"The Founding Fathers of this great land had no difficulty whatsoever understanding the agenda of bankers, and they frequently referred to them and their kind as, quote, 'friends of paper money.' They hated the Bank of England, in particular, and felt that even were we successful in winning our independence from England and King George, we could never truly be a nation of freemen, unless we had an honest money system. Through ignorance, but moreover, because of apathy, a small, but wealthy, clique of power brokers have robbed us of our Rights and Liberties, and we are being raped of our wealth. We are paying the price for the near-comatose levels of complacency by our parents, and only God knows what might become of our children, should we not work diligently to shake this country from its slumber! Many a nation has lost its freedom at the end of a gun barrel, but here in America, we just decided to hand it over voluntarily. Worse yet, we paid for the tyranny and usurpation out of our own pockets with "voluntary" tax contributions and the use of a debt-laden fiat currency!" ~ Peter Kershaw
Today Baghdad, Tomorrow Barsoom?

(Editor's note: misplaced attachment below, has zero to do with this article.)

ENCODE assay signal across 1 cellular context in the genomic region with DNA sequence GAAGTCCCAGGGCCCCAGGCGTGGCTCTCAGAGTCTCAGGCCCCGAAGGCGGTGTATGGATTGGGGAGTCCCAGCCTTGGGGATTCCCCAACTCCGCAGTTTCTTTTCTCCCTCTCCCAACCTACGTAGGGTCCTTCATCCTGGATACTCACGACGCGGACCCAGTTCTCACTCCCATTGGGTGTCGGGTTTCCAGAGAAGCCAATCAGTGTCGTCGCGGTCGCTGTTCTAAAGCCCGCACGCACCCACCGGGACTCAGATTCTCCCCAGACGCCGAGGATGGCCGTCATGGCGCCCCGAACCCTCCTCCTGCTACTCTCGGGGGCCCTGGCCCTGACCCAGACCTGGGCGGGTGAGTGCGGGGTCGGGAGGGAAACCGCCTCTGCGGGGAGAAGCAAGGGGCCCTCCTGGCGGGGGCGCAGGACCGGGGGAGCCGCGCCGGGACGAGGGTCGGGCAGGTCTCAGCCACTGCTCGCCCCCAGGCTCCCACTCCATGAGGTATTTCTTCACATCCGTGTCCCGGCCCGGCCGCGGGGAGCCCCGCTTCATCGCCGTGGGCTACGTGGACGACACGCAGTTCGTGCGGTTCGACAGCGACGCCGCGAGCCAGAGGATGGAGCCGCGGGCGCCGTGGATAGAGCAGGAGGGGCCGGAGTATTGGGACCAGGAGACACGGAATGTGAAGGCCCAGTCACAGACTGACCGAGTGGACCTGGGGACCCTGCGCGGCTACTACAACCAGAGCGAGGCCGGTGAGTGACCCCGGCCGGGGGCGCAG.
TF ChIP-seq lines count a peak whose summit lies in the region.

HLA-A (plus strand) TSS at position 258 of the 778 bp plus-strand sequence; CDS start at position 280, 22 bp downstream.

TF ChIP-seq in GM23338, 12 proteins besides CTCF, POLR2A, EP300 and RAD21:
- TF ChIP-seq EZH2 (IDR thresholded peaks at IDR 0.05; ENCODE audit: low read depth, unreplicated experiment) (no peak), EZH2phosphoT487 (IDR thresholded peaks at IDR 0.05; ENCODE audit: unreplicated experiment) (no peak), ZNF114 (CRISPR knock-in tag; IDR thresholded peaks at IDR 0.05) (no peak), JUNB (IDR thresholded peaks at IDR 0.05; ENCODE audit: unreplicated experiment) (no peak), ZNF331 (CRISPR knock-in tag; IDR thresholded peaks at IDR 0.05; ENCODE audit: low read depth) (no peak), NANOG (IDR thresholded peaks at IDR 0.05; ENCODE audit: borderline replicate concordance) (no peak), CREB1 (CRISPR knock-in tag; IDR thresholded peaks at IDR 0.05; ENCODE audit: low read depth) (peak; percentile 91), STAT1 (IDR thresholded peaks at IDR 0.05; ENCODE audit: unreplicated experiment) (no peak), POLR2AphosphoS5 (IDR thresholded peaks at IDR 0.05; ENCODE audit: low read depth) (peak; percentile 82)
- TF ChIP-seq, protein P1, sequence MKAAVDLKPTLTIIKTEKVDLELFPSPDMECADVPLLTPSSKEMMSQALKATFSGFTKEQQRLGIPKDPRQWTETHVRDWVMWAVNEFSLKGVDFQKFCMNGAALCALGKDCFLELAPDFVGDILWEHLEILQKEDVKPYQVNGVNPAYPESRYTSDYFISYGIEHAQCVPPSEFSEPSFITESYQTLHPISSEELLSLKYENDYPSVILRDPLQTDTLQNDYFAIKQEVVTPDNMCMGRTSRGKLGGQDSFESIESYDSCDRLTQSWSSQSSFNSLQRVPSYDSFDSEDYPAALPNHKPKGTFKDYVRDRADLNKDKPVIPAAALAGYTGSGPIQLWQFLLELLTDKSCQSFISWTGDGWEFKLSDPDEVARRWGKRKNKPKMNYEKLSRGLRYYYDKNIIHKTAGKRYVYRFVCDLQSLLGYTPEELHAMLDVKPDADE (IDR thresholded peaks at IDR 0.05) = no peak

On January 10th, the London Telegraph, in a story titled 'George W. Bush boldly goes to Mars,' hailed Bush's plans for a manned Mars mission as an expression of 'mankind's loftiest ambitions.' Now I'm as big a fan of space exploration as anyone. I long to see Mars and other planets visited, colonised, even terraformed. I've watched the progress of the latest Mars rover with fascination. Indeed, the need to renounce NASA was probably the biggest hurdle for me in becoming a libertarian originally. But I cannot endorse a space exploration program led by an institution both inept and criminal, and funded by extortion. The Telegraph lectures us: 'To begin such an endeavour at a time when the US government is already running a large budget deficit is, in its way, heroic . . . . It would be nice if those who habitually dismiss the President as selfish and insular would for once acknowledge his largesse.' The terms 'heroic' and 'largesse' would apply if Bush were putting up his own money. When instead he proposes to fleece the taxpayers ' taxpayers already cringing in the shadow of Bush's looming deficits, which dwarf his laughable 'tax cuts' ' the appellations seem grossly misplaced. A nonviolent approach to space exploration is perfectly possible: get the State off the economy's back, thereby freeing up the resources and efficiency of the market sector to fund a cheaper and less militarised private space program. (See the marvelous satire How the West Wasn't Won.) But this would be disaster for the bureaucratic/corporate plutocracy that plans to milk the U.S. taxpayers for billions of dollars. The Telegraph acknowledges that in 'strictly practical terms,' Bush's Mars project makes 'little sense,' but gushes: 'Americans, thank Heaven, do not always think in strictly practical terms.' The Mars mission, we're told, will 'ennoble every member of the human race.' The original meaning of the word 'ennoble' is 'confer an unearned income on special interests by government fiat at the expense of exploited serfs.' Someone's going to get ennobled, alright.